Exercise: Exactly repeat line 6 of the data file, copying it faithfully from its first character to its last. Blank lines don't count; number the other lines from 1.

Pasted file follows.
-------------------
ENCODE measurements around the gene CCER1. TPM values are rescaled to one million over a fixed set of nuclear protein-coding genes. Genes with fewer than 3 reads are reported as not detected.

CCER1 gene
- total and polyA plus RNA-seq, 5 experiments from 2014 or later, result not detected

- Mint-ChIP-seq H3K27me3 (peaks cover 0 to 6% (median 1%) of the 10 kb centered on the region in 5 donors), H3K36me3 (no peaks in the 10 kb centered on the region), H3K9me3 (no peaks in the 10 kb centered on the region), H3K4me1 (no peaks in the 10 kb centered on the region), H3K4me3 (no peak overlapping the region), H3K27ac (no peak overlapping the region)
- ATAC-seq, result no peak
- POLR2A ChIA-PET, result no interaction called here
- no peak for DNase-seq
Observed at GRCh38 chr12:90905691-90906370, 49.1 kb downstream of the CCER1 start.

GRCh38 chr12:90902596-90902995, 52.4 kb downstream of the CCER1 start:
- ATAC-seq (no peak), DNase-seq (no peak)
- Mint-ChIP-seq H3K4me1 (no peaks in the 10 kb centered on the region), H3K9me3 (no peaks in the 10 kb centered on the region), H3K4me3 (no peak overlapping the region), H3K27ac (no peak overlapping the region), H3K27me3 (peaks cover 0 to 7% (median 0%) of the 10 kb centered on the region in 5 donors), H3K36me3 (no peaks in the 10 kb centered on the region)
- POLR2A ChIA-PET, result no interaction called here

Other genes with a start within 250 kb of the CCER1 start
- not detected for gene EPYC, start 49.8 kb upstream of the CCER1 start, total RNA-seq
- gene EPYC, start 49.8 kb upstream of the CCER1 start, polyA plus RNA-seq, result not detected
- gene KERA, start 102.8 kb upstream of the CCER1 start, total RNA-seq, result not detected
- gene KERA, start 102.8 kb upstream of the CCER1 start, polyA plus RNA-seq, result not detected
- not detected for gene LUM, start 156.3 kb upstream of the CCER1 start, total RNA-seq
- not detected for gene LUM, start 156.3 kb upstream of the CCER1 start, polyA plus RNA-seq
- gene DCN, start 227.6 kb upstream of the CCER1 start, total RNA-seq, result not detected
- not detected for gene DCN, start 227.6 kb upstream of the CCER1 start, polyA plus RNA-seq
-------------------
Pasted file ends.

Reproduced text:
- POLR2A ChIA-PET, result no interaction called here